On November 6th, in addition to determining which state and local officials they want to elect to office, Massachusetts voters will also be faced with three ballot questions. Voters could have potentially headed to the polls this fall with as many as eight ballot questions; however, an act of the legislature called the “Grand Bargain” was able to resolve some of the ballot initiatives beforehand.
The Grand Bargain is viewed as a compromise between workers and retailers that will gradually raise the minimum wage in Massachusetts over the next five years until it reaches $15 per hour while phasing out time and half pay on Sundays and holidays. The Grand Bargain also implements a paid family and medical leave program (financed by a new payroll tax) and an annual sales tax holiday weekend.
Massachusetts voters could have also been asked about the so called “Millionaires Tax” which would have imposed a 4% surtax on incomes that exceed one million dollars. The money generated from this tax would have gone to education and transportation initiatives. The Massachusetts Supreme Judicial Court ruled that this ballot initiative was unconstitutional because it bundled the unrelated topics of taxing and spending.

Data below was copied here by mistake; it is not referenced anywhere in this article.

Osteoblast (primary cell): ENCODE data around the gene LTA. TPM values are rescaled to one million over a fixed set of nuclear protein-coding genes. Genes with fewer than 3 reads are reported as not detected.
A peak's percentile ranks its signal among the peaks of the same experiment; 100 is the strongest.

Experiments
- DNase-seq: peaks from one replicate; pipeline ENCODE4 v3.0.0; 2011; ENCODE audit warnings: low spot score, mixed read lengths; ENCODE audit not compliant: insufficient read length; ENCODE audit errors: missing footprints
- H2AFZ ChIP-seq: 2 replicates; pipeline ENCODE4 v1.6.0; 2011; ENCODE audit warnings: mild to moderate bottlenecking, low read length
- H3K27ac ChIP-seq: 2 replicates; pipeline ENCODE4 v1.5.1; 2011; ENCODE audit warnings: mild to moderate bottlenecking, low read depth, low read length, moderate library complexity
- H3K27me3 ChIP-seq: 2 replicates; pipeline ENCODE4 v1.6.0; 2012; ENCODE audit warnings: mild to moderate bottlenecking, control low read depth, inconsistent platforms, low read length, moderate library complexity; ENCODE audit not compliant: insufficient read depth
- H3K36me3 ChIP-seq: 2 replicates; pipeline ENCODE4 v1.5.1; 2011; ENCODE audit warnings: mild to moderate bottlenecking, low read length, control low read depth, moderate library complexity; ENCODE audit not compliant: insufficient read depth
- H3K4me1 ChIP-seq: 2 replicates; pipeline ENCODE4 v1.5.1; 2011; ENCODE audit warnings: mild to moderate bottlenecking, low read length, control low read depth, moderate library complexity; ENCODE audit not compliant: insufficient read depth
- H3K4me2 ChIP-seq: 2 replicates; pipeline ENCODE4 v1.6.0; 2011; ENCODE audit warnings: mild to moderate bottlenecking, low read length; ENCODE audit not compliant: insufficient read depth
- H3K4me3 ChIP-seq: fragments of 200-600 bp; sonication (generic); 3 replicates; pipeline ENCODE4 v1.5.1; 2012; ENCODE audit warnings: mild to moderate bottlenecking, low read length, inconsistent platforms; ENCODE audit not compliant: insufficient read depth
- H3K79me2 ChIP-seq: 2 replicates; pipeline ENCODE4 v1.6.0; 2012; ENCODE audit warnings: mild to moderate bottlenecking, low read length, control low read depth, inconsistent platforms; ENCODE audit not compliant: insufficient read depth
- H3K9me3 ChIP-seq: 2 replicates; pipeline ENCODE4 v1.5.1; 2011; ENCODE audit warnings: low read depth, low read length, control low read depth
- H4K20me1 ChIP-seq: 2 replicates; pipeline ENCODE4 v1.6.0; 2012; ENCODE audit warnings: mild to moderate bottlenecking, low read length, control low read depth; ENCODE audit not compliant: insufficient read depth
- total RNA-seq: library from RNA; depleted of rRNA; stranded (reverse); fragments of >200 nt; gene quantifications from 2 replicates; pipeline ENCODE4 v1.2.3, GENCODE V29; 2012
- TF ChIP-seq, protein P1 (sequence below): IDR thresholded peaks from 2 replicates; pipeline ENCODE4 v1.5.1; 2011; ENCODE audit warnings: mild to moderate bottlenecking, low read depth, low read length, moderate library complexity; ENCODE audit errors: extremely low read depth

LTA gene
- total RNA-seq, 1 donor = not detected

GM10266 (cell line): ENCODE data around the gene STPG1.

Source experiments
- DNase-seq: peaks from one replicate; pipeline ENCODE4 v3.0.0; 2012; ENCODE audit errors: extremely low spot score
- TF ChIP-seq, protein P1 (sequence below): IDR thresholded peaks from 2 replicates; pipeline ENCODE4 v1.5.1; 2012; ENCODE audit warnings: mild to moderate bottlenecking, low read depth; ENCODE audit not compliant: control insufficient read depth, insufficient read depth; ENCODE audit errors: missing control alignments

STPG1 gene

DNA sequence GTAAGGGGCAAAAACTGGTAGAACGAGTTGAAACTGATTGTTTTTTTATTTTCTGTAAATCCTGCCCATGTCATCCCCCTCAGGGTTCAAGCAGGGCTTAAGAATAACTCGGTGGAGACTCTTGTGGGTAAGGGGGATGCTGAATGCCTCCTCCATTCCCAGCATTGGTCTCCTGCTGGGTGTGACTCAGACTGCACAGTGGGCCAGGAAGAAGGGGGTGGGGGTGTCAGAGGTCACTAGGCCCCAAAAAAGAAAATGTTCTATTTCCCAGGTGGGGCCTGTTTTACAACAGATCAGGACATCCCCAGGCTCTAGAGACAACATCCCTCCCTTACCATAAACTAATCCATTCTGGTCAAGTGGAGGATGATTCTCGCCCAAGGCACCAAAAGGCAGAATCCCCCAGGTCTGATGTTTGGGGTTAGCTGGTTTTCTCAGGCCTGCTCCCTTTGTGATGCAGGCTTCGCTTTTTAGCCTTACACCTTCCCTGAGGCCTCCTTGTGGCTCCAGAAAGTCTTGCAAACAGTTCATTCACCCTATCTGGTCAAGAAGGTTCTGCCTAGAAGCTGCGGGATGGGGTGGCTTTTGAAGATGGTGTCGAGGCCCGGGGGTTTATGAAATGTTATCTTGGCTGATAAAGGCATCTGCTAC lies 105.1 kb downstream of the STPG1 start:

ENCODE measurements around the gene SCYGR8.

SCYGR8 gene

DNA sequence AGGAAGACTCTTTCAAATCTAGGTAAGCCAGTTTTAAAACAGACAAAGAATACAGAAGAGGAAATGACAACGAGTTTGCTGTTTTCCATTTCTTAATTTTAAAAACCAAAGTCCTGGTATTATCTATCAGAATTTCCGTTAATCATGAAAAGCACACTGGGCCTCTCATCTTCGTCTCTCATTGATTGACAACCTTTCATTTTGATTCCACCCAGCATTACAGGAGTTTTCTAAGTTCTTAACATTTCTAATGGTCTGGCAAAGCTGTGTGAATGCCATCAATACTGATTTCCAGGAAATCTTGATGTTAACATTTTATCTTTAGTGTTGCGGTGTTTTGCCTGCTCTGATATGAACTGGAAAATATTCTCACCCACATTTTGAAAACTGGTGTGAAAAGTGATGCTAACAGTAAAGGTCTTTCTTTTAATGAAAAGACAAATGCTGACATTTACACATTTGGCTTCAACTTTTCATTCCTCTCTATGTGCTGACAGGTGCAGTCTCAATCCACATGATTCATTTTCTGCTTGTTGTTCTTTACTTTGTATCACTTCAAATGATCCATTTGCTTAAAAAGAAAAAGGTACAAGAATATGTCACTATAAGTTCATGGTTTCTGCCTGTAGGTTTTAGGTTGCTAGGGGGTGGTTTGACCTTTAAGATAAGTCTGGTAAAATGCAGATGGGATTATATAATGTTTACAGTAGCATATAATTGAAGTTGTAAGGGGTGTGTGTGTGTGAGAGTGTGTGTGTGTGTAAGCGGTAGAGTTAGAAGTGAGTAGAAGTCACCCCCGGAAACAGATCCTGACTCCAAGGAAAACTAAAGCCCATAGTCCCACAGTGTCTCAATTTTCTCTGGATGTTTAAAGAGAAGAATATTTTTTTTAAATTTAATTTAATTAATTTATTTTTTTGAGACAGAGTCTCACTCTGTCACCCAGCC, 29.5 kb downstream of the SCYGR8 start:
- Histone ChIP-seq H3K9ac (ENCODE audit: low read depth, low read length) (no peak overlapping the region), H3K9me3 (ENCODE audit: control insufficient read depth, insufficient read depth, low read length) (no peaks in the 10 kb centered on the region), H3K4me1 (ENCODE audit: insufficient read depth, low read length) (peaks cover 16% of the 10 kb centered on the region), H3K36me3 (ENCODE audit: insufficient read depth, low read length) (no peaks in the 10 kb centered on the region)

With several ballot initiatives already determined, voters still must still decide the outcome of the three remaining ballot questions.
Question 1, which is sponsored by the Massachusetts Nurses Association, would mandate nurse to patient ratios in hospitals, depending on the acuity of the patient. Hospitals who violate the imposed ratio limits would be fined $25,000. Proponents of the legislation say nurses are overburdened and this initiative would improve the safety of patients. Opponents of the legislation such as the American Nursing Association argue that nurse managers are best equipped to make staffing decisions, ER wait times would increase dramatically under this new law, and hospitals could face financial ruin due to the hefty fines and dramatic increase in staff.
Question 2 was created in response to the controversial Citizens United vs. FEC Supreme Court ruling. If a majority of Massachusetts voters vote “Yes,” on Question 2, the top elected officials in Massachusetts will create a 15 person commission tasked with studying the current campaign finance system and the impact of unlimited corporate political spending. The commission would then offer a constitutional amendment which would challenge the Citizens United ruling.
Question 3 would repeal a 2016 law that banned discrimination of transgender individuals in public facilities. Proponents of repealing the 2016 legislation are led primarily by conservative and religious groups such as Keep Massachusetts Safe who argue that the transgender discrimination law could potentially endanger women and children who could now be sharing facilities with individuals who are biologically male but identify as female. However, opponents of repealing the 2016 legislation, including Speaker DeLeo and Gov. Baker, cite the fact that in the two years that this law has been in effect, there has been no increase in public safety threats and that this legislation is imperative to ensuring the equitable treatment of all Massachusetts citizens.
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